As you grow older, it’s important to maintain your dental health. Making sure your teeth and mouth are healthy makes it more likely that you will keep your teeth well into your old age, but dentistry studies also show that it helps prevent other problems such as cardiovascular disease. If your teeth remain healthy, you’ll also be able to eat normally and without discomfort, ensuring that you’ll be able to maintain a nutritious diet.
Keeping Your Teeth and Mouth Healthy
As you grow older, it can become a challenge to keep up with your regular dental hygiene. Arthritis might make it harder for you to brush and floss effectively, and your teeth might be suffering from wear and tear that leads to discomfort, misalignment, or other issues that can cause long-term problems.
Fortunately, modern dentistry provides tools that can help you maintain your regular oral hygiene schedule. If you have difficulty brushing thoroughly, consult with your homecare dentist about a special toothbrush that is easier to maneuver. You can also use special tools to make flossing easier, such as floss picks that require much less delicate maneuvering.
Side Effects of Poor Dental Health
Not practicing good oral hygiene into your later years can have numerous detrimental effects. The most obvious, of course, is premature tooth loss due to decay, wear and tear, or gum disease. Other side effects, however, are less obvious and even more serious.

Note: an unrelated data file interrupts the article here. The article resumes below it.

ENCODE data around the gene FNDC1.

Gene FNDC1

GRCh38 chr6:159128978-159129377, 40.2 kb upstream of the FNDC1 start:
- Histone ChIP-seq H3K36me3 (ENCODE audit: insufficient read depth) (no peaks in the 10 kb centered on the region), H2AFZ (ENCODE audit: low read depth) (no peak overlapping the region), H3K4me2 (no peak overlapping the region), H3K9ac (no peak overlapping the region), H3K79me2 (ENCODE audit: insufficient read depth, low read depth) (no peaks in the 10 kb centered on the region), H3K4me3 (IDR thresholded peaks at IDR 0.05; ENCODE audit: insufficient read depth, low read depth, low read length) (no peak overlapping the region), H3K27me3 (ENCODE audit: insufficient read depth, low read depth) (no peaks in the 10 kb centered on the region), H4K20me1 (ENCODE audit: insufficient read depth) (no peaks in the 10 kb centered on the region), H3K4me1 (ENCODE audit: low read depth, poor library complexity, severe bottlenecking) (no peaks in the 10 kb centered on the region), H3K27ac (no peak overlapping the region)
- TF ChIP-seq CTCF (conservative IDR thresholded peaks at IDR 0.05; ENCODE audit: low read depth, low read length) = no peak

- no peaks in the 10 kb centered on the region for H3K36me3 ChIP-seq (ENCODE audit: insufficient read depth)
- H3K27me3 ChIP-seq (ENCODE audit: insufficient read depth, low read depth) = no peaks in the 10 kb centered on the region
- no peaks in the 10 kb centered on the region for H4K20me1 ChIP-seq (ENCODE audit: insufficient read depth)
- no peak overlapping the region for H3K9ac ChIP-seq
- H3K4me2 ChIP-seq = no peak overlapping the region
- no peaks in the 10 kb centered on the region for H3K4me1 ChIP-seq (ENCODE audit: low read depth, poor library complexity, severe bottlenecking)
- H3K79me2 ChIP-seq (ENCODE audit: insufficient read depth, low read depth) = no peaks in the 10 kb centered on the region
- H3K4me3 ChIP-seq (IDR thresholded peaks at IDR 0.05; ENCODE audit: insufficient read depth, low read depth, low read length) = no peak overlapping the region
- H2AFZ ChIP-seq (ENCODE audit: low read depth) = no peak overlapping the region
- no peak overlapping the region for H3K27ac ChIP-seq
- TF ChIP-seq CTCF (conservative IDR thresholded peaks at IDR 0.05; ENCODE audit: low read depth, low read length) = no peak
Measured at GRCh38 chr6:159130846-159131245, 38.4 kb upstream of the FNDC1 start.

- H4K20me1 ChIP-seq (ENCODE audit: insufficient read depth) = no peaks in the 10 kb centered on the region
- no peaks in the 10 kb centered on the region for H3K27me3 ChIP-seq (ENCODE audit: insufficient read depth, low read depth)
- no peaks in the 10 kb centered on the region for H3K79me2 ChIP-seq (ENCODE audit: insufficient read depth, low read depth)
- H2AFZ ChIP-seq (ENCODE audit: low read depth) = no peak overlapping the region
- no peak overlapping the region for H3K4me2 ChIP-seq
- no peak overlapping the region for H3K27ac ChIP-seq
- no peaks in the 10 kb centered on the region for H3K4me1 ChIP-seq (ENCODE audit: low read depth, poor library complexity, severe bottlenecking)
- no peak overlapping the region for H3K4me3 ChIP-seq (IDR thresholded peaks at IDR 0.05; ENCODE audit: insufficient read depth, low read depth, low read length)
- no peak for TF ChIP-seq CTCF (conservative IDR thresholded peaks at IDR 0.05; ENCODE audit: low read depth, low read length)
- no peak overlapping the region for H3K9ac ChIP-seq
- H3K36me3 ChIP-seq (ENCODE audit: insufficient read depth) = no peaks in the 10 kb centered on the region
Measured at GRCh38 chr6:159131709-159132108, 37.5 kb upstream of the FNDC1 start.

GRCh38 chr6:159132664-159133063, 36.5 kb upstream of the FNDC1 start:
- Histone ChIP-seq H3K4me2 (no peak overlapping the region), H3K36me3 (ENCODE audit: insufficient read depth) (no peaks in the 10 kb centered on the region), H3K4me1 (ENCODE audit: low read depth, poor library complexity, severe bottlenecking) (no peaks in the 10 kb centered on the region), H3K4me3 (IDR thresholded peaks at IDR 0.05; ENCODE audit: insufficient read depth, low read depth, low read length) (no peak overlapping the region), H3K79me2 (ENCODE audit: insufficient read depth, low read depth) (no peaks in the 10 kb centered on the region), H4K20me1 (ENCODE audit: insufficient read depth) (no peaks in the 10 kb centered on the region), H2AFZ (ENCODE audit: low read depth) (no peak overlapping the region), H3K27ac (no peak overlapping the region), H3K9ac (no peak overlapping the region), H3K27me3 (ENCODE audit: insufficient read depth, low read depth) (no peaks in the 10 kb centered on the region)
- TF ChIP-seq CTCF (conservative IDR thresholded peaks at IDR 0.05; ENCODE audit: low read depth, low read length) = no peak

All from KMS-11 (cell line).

Gum disease occurs when infection develops in the gums and around the tooth roots. This creates a high level of inflammation and a buildup of the dangerous bacteria that cause the infection. If this travels to other areas of the body, it can create inflammation in the cardiovascular system, leading to cardiovascular disease and increasing the risk of stroke and heart attacks. Untreated decay could also move into the sinuses, where it could lead to brain damage and even death.
For these reasons, it is very important that you maintain your regular dental hygiene and visit your dentist on a regular basis. To find out more about taking care of your teeth into your senior years, please contact our office to schedule an appointment.